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The East Africa Public Health Laboratory Network has received a double boost in recent months.  First, with a US$6.1 million grant from the Global Fund to Fight AIDS, Tuberculosis and Malaria launched in November 2015 to operationalize the Uganda Supranational Reference Laboratory (SRL), and with the recent effectiveness of US$15 million Additional Financing for Uganda to expand coverage and strengthen disease outbreak preparedness.

The Supranational Reference Laboratory is one of thirty-two laboratories spread out across five countries in the East African Community that are participating in the EAPHLN Project. The 2013 SRL Certification of the National Tuberculosis Reference Laboratory in Uganda by the World Health Organization was a major achievement for Uganda.  The World Bank funded project supported the accreditation process and is funding a state of the art laboratory which is expected to serve other countries in the network and beyond.

Since its inception in 2010, the project has supported the network of laboratories in Burundi, Kenya, Rwanda, Tanzania and Uganda to improve quality management systems leading to the attainment of impressive gains in the World Health Organization’s Stepwise Laboratory Improvement Towards Accreditation (SLIPTA) process. The thirty-two laboratories under the EAPHLN Project have also benefited from the roll out of the GeneXpert machine which is able to accurately diagnose drug resistant tuberculosis in hours rather than waiting months for culture results, saving time and money.

The Global Fund grant will support the SRL in Uganda to provide technical support to the national tuberculosis reference laboratories in Botswana, Burundi, Eritrea, Kenya, Lesotho, Malawi, Mauritius, Mozambique, Namibia, Rwanda, Seychelles, Somalia, South Sudan, Tanzania, Zambia, and Zimbabwe. “We will continue to provide regional leadership on laboratory accreditation to assist all participating countries to progress towards international standards,” says Dr. Alex Opio, Project Coordinator of the EAPHLN Project from Uganda.  “This project promotes a spirit of solidarity, with countries assisting and complementing each other to attain the highest standards”, notes Dr. Opio.

The Global Fund regional project was officially launched during the 62nd East, Central and Southern Africa Health Community (ECSA-HC) Health Ministers’ Conference held in Mauritius. The launch attracted representatives from 16 out of the 18 project countries and included National TB Program Managers, National TB Reference laboratory Managers, TB experts and implementing partners, who recognized the importance of building African institutions.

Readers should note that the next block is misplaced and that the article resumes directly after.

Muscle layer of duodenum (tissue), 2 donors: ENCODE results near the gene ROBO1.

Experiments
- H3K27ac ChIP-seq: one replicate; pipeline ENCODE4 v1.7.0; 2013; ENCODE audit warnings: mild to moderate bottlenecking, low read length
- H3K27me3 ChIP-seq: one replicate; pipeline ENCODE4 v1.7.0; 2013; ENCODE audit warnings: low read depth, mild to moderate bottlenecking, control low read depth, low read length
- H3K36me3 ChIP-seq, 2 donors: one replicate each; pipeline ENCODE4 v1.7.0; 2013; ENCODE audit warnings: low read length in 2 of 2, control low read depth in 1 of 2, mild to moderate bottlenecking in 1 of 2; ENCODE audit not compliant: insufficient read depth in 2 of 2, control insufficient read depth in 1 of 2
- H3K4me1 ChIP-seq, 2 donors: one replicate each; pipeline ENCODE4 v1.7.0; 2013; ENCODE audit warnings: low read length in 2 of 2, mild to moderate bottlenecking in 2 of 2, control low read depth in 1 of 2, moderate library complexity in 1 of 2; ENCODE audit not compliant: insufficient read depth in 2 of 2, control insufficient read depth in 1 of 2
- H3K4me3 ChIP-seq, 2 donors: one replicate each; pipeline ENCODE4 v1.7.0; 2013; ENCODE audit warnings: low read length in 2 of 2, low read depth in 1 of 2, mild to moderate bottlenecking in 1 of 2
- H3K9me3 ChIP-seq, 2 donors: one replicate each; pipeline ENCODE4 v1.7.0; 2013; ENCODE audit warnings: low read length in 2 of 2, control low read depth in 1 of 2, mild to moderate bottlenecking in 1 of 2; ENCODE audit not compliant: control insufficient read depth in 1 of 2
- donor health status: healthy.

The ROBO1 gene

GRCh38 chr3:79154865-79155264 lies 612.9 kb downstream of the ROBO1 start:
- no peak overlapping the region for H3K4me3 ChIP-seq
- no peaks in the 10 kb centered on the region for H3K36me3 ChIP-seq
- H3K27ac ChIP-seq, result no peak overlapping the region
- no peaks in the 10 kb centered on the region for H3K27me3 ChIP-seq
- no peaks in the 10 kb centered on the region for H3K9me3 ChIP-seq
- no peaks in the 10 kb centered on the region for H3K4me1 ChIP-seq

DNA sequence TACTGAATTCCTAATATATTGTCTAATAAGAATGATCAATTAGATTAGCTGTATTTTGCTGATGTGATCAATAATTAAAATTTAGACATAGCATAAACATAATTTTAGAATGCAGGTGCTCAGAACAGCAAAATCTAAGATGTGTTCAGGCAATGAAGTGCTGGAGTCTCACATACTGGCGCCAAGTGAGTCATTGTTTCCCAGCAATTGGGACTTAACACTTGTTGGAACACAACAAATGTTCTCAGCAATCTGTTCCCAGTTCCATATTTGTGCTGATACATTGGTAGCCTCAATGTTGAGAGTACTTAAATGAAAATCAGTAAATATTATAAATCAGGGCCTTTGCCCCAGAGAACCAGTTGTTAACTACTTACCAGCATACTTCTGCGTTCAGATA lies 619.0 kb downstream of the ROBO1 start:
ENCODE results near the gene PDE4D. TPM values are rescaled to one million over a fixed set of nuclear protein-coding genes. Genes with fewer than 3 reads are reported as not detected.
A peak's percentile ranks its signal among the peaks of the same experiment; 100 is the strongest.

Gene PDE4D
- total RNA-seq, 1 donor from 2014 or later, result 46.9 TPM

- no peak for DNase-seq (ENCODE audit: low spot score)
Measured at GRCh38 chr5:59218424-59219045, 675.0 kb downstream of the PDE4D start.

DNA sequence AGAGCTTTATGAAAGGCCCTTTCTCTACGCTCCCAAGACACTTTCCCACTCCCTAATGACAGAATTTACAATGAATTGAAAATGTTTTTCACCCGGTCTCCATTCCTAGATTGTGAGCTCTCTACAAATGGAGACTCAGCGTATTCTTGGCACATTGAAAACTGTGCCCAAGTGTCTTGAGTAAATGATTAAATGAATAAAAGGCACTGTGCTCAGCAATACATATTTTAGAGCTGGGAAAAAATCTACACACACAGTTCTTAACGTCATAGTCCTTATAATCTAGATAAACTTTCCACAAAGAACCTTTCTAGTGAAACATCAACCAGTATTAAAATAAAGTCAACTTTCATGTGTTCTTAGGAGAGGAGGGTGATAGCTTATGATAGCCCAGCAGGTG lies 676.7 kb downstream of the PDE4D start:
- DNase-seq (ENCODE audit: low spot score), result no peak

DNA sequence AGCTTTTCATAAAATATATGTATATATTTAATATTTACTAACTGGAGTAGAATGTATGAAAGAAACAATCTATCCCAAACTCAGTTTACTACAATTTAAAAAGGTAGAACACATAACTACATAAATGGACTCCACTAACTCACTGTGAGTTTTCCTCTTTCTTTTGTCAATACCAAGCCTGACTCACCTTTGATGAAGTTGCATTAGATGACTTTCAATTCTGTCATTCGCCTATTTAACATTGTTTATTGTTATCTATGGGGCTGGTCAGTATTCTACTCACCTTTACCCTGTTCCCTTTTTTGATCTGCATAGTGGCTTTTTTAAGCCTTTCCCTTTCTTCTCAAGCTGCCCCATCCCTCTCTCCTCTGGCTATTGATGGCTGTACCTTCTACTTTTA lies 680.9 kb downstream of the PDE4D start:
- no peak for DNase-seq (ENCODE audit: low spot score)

The East, Central and Southern Africa Health Community (ECSA-HC) serves as the secretariat for the EAPHLN Project and is the principal recipient of the Global Fund grant. As a regional health organization, ECSA-HC's mandate is to foster regional cooperation and promote implementation of evidence-based policies, strategies and programs for management of TB. Its mandate also encompasses other infectious diseases, as well as to promote generation of information and sharing for decision making, and to facilitate regional collaboration and partnerships for an expanded emergency response to tuberculosis and other the infectious diseases in the region. 

Tuberculosis is now the leading cause of death from an infectious disease globally. The Africa region has roughly 28% of the world’s cases but also the most severe burden relative to the population with 281 cases for 100,000 people. This is more than double the global average of 133 and higher than the World Health Organization (WHO) threshold of 250 per 100,000 for a health emergency.

“Virtually all high TB burden countries in Africa need to improve case detection, strengthen diagnosis and ensure prompt treatment,” says Miriam Schneidman, Lead Health Specialist and Team Leader for the EAPHLN Project.  The regional approach inherent in the EAPHLN Project is critical to effective disease control efforts, as the flow of people in the East African Community is expanding rapidly and collective action is critical.

 “Building strong and resilient institutions and relying on African expertise is a key feature of the Bank-funded regional laboratory operation”, notes Schneidman.




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